School officials cross fingers for high general election turnout

Published 7:20 am Thursday, September 17, 2009

The Austin Public School District was one of only four districts in Minnesota to hold a primary school board election Tuesday.

Although turnout was low at 1,479, officials do not believe that is necessarily an indicator of participation in the general election Nov. 3.

The 2007 general election turnout was 3,371; however, an operating referendum was not on the ballot, explained Lori Volz, director of finance and operations.

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“Just for reference, I would think we would have a larger voter turnout in 2009 than in our general in 2007,” Volz said Wednesday during a canvassing meeting, when the election results were certified.

2007 election

Voter turnout: 3,371

Operating referendum on ballot?: No

Winners, with seven running (terms expire in 2011):

Don Fox 2,620 votes

Curt Rude 2,429

Diana Wangsness 2,056

Kathy Green 1,558

2003 election

Voter turnout: 5,545

Operating referendum on ballot?: Yes

Winners, with 10 running:

Kathy Green 2,591

Kimberly Jacobson 2,545

Daniel M. Heins 2,364

Larry W. Andersen 2,253

Source: Finance and Operations office, Austin Public Schools

Superintendent David Krenz said districts choose whether to have operating referendums on ballots during even or odd years, and Austin chose odd years.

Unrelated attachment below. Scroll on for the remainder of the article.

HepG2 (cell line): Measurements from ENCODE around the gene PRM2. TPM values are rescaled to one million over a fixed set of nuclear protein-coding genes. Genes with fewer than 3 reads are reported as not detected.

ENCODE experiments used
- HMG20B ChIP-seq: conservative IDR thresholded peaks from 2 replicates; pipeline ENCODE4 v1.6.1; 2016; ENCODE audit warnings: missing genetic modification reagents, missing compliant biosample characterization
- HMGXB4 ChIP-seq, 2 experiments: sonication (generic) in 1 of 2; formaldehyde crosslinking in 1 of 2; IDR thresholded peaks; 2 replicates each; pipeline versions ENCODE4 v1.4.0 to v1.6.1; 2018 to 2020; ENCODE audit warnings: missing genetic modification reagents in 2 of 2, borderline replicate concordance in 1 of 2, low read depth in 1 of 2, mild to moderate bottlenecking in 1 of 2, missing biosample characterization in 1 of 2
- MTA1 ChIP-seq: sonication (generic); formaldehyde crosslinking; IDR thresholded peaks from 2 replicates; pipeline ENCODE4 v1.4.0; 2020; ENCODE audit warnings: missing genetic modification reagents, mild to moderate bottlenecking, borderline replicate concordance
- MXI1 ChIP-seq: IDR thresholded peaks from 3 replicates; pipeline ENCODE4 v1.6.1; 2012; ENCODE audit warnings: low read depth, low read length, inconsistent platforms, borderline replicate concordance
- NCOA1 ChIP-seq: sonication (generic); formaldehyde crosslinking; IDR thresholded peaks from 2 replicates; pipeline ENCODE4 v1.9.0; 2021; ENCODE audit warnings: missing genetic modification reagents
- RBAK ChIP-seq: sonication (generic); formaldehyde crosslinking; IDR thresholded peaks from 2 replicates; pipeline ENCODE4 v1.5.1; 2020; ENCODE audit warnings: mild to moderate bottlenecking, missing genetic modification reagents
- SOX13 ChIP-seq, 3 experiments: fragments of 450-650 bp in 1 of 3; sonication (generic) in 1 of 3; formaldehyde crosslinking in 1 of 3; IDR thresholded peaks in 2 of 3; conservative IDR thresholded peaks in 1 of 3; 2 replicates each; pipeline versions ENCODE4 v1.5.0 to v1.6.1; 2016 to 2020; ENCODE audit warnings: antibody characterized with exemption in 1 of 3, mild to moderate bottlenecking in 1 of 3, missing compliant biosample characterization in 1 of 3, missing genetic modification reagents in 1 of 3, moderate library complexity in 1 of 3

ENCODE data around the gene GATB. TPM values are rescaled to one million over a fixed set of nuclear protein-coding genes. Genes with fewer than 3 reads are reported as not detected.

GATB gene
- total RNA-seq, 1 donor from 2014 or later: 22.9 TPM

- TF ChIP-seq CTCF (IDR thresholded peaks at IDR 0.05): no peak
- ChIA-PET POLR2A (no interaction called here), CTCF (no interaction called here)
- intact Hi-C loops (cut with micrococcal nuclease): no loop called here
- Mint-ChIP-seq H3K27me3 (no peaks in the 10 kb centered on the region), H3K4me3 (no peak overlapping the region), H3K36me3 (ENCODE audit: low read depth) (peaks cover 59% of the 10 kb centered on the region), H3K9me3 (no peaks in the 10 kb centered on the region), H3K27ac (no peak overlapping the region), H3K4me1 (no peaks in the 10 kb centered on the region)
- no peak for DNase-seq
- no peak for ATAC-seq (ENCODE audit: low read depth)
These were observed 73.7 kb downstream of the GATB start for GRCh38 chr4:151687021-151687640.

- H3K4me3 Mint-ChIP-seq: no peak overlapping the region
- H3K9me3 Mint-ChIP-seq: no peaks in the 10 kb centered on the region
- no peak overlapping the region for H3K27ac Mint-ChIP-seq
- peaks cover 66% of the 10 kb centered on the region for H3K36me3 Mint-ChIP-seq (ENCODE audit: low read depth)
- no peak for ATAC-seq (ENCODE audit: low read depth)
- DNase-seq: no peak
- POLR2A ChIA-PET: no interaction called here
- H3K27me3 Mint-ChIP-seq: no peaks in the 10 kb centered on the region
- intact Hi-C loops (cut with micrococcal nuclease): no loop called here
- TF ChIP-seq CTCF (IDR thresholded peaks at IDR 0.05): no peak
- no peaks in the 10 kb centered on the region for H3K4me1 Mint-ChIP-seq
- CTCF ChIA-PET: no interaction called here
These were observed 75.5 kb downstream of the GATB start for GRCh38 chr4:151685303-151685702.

“A lot of districts have gone to the even years because of the expense of the elections,” Krenz said. Costs such as judges and equipment rental can be split between the odd and even years in those cases.

Presidential and gubernatorial elections are held on even years, “which brings out more people,” Krenz added.

The superintendent said he believes their first primary “went very well.”

In 2003 there were 10 candidates for four board positions; however, a primary election system was not in place, so all candidates were on the general election ballot, Volz said.

“The general election in 2003 had a larger voter turn out due the fact that there was a referendum election along with the school board election,” Volz said. “The voter turn out in 2003 was 5,545.”

No write-in candidates are allowed for primary elections, although voters may write in up to three for the general election. Eighty-three of the 1,396 ballots were absentees, which were handled by the Mower County Auditor’s Office.

Volz said no glitches were reported with the new Opti-Scan voting machines, which tabulate totals and print out reports.

“…I would say this was the smoothest election as far as process,” Volz said.

David Simonson, Jeff Kritzer, Jeff Ollman, Mary Kleis, Aaron Keenan and Richard Lees advanced Tuesday to the general election, when they will vie for three spots on the board. Lees collected the highest number of votes at 640. Candidates Tracey Chamberlain and Aaron DeVries were eliminated.

According to the Minnesota Office of the Secretary of State, other districts that held primaries Tuesday included Esko, Saint Paul and Duluth. Seven cities also held municipal elections.